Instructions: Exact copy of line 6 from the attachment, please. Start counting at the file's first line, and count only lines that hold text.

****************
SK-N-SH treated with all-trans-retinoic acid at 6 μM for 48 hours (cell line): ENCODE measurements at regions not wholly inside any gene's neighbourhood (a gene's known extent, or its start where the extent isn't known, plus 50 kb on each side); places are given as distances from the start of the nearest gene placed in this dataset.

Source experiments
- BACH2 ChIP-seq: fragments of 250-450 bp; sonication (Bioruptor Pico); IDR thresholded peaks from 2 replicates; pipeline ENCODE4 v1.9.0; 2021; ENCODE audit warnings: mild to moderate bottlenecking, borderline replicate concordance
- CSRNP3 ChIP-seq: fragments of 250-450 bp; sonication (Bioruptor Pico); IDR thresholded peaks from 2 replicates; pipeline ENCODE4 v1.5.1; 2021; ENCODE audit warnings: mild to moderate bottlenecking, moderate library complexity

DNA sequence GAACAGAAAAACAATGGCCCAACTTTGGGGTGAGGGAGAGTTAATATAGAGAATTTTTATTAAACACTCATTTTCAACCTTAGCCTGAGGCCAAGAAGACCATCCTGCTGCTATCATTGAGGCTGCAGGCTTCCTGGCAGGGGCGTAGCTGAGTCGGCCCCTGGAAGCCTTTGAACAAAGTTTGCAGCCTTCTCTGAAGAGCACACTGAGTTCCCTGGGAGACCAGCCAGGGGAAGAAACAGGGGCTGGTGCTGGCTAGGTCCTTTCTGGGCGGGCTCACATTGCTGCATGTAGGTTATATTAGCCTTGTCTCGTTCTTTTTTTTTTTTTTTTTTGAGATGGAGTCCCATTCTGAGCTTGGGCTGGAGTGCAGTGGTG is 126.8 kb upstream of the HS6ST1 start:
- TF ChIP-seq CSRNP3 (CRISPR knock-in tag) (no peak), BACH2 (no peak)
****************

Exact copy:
- TF ChIP-seq CSRNP3 (CRISPR knock-in tag) (no peak), BACH2 (no peak)